Lawyer to the stars Fields eclipsed by none


Visitors to the drab downtown Los Angeles courtroom of Judge John Shook this week will be forgiven for becoming a tad starstruck. Sure, the case of Cussler v. Crusader Entertainment pits a well-known author, Clive Cussler, against billionaire "Sahara" producer Philip Anschutz with $100 million in damages potentially at stake.

But in a trial whose witness list includes actor Matthew McConaughey and former Paramount Pictures chief Sherry Lansing, the biggest name in the room might still be the plaintiff's 77-year old attorney. Bert Fields is the Clint Eastwood of entertainment lawyers, a multihyphenate, seen-it-all figure who is seemingly becoming more productive after a half-century of practicing law.

The rules of the profession don't seem to apply to Fields. Nearly all entertainment lawyers choose to specialize in dealmaking or litigation; Fields does both. Most litigators avoid conflicts of interest by representing either talent or studios; Fields straddles both worlds, having represented A-listers like Tom Cruise and nearly every major studio except the Walt Disney Co., which he famously coaxed into a $250 million settlement with its former studio chief Jeffrey Katzenberg. It's no secret among attorneys that most name-partner rainmakers delegate the bulk of their work, but Fields' partners at the Greenberg Glusker firm in Century City insist he's still first in the office each morning, personally drafting most documents with his name on them. Despite daily sojourns home to Malibu for lunch and a quick nap, he again finished the year as the firm's top biller in both hours and revenue (he charges $900 an hour).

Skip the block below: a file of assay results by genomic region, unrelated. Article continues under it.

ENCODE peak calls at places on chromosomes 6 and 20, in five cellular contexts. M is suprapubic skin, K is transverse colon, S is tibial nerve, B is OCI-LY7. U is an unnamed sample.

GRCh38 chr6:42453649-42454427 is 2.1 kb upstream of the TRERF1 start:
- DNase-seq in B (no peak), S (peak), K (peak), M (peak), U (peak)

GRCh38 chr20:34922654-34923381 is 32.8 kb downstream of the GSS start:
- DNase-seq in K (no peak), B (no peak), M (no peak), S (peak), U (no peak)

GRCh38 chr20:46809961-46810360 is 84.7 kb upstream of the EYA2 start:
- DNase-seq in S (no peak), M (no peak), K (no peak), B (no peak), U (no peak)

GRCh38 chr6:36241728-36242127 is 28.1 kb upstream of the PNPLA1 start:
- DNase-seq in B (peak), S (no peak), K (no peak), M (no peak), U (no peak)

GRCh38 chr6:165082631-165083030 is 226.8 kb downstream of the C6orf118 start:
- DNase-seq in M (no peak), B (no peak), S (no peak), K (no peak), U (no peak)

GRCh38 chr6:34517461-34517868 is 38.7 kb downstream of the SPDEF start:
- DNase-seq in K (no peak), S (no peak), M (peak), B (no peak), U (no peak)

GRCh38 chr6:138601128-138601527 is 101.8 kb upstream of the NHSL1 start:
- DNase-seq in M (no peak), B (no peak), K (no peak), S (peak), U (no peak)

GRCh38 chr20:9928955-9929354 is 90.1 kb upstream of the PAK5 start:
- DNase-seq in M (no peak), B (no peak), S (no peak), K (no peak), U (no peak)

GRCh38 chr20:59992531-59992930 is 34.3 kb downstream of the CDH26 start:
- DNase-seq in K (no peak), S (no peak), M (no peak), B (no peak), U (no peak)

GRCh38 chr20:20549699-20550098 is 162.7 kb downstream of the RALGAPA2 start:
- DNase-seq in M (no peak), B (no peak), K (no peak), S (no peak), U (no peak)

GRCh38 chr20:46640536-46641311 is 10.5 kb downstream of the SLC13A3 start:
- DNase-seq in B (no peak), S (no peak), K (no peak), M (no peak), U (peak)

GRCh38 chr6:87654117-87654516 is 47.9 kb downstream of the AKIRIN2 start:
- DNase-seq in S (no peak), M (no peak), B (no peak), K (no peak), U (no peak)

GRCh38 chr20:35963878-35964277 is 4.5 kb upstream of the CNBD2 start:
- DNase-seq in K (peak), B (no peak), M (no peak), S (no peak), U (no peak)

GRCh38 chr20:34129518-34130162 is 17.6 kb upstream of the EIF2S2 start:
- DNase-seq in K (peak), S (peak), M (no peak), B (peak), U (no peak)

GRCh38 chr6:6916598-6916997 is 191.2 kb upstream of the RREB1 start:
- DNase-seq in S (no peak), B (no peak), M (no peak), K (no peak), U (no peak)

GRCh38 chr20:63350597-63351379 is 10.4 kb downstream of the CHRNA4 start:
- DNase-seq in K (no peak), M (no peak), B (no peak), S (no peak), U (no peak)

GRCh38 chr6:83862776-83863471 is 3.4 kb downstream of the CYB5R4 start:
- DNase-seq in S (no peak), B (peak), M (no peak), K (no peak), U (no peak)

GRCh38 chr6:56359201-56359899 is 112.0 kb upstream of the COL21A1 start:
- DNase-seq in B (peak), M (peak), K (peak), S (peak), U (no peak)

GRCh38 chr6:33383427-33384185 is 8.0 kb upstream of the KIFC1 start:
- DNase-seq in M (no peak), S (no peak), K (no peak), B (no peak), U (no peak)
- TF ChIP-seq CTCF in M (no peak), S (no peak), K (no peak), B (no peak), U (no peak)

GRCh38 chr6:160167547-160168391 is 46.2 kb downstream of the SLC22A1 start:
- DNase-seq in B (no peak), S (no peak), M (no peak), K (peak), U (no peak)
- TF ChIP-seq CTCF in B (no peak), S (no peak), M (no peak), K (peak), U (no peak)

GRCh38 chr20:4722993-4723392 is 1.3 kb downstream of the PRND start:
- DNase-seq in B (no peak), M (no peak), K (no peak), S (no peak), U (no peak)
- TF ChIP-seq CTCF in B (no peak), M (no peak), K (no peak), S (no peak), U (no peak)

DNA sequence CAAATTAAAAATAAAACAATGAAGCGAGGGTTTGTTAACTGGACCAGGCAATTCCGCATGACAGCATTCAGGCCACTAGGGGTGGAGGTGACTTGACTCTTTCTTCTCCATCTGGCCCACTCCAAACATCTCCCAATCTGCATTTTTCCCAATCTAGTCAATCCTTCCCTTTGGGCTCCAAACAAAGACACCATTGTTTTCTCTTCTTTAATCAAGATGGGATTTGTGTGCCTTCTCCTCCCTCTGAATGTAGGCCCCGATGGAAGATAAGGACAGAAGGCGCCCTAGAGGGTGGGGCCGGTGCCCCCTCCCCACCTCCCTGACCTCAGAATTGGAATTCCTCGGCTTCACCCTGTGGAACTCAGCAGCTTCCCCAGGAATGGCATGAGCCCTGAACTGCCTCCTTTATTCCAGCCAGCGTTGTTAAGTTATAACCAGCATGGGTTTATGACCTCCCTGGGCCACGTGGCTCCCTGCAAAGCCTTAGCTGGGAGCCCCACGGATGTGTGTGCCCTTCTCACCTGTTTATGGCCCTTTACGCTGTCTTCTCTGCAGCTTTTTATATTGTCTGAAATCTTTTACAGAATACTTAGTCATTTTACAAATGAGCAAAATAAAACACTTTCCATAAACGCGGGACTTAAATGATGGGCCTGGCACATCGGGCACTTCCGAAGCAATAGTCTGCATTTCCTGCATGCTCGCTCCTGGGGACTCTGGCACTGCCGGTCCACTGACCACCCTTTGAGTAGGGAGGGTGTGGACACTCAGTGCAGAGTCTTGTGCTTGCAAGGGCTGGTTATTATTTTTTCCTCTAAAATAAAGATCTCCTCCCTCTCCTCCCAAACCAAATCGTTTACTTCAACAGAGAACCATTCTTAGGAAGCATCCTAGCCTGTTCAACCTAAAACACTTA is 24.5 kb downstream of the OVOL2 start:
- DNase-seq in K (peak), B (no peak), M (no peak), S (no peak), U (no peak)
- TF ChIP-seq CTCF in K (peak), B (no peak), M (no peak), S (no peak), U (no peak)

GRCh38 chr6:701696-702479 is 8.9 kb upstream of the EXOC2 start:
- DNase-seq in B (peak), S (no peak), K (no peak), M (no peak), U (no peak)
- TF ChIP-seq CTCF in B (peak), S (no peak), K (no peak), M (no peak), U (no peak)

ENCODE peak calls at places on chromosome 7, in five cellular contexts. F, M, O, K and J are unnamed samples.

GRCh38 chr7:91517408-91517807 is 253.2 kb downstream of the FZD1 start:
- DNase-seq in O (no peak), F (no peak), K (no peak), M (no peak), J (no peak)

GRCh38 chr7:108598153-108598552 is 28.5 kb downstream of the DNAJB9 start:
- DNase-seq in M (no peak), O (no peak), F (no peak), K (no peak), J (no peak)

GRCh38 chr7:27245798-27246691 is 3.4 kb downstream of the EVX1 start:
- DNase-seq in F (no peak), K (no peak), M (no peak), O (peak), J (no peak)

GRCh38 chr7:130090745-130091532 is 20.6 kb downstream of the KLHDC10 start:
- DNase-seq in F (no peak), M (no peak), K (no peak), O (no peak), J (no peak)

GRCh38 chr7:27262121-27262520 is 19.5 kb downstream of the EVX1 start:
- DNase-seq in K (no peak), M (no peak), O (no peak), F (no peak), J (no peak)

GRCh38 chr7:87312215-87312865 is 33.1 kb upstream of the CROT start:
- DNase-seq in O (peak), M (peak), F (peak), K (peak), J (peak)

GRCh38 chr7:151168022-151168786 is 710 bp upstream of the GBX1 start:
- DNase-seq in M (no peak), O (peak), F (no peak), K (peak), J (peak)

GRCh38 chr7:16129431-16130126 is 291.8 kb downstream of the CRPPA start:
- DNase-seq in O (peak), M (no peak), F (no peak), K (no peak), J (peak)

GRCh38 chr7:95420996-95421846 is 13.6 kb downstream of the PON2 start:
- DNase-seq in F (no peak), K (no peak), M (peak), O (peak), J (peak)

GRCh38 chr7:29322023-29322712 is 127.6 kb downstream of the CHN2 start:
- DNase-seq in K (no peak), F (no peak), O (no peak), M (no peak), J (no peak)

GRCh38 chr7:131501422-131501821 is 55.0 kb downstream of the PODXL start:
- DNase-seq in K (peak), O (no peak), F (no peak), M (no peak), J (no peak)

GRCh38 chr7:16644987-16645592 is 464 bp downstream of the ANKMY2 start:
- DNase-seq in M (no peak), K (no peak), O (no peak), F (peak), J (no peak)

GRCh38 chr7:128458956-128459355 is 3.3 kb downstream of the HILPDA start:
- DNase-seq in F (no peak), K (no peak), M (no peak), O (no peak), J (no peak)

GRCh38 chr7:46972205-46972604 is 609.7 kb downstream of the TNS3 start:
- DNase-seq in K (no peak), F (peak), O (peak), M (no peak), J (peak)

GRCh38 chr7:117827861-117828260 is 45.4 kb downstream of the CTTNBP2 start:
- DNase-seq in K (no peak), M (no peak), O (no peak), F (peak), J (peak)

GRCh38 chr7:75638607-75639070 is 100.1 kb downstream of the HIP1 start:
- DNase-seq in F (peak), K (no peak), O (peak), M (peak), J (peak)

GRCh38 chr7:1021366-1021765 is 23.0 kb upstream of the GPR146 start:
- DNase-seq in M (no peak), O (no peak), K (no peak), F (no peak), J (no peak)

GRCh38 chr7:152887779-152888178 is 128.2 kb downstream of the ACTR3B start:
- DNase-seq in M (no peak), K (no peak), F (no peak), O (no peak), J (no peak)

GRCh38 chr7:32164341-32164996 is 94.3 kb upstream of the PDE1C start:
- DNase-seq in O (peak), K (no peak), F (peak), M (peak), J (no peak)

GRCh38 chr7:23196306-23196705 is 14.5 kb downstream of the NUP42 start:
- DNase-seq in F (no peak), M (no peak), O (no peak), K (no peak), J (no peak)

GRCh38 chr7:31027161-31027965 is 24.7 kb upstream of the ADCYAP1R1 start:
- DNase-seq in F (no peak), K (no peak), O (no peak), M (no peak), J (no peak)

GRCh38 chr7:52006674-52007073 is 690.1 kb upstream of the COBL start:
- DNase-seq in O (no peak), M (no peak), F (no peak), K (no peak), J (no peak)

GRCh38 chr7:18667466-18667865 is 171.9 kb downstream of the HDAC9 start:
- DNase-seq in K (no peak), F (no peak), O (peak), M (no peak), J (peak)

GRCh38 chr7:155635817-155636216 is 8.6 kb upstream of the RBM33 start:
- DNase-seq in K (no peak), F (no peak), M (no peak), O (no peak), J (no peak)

Despite being one of the few of entertainment lawyers who actually tries cases, colleagues say this is Fields' first jury trial in nearly five years. He last saw action in 2002 representing Brillstein-Grey Entertainment against producer Bo Zenga over profits from "Scary Movie," one of several cases that got Fields and his firm embroiled in the Anthony Pellicano wiretapping scandal. Fields has been under investigation since 2003, but the U.S. Attorney's office has stayed mum on its plans for him, and most insiders now believe Fields will not suffer the same fate as indicted attorney Terry Christensen. Still, the scandal has taken its toll on Fields' firm, which has seen such high-profile partners as Howard Weitzman and Dale Kinsella depart.

But during opening statements in the Cussler trial last week, Fields' only sign of fatigue was a slightly cracked voice, which didn't prevent him from ripping into opposing counsel Alan Rader's arguments before Rader even made them.

"I love it," Fields says of the courtroom stage. "It's drama, and you get a chance to be a director, a producer and an actor. And you have a captive audience."

The Cussler matter concerns allegations that Crusader, which produced "Sahara," denied Cussler promised creative control and that Cussler lied about the number of books he sold to get a better movie deal, costing Crusader millions. The high stakes are a far cry from the issues in Fields' first trial in 1955. "My client was accused of groping a vice squad officer in a downtown skid row movie," he recalls. "He was acquitted."

Fields often boasts that he has never lost a case, which lawyers know is misleading because most matters settle, and not always on favorable terms. In fact, Fields has spent the past few months arguing in the press rather than the courtroom, threatening litigation first against Sumner Redstone after Redstone cited Cruise's behavior as a reason for Paramount ending the actor's lucrative production deal and then against News Corp. after publisher Judith Regan was fired by the company's HarperCollins unit. Neither of those cases has resulted in litigation, which only makes the Cussler case more special -- a chance to see one of Hollywood's pure legal animals in his natural habitat.

Matthew Belloni is editor of The Hollywood Reporter, ESQ.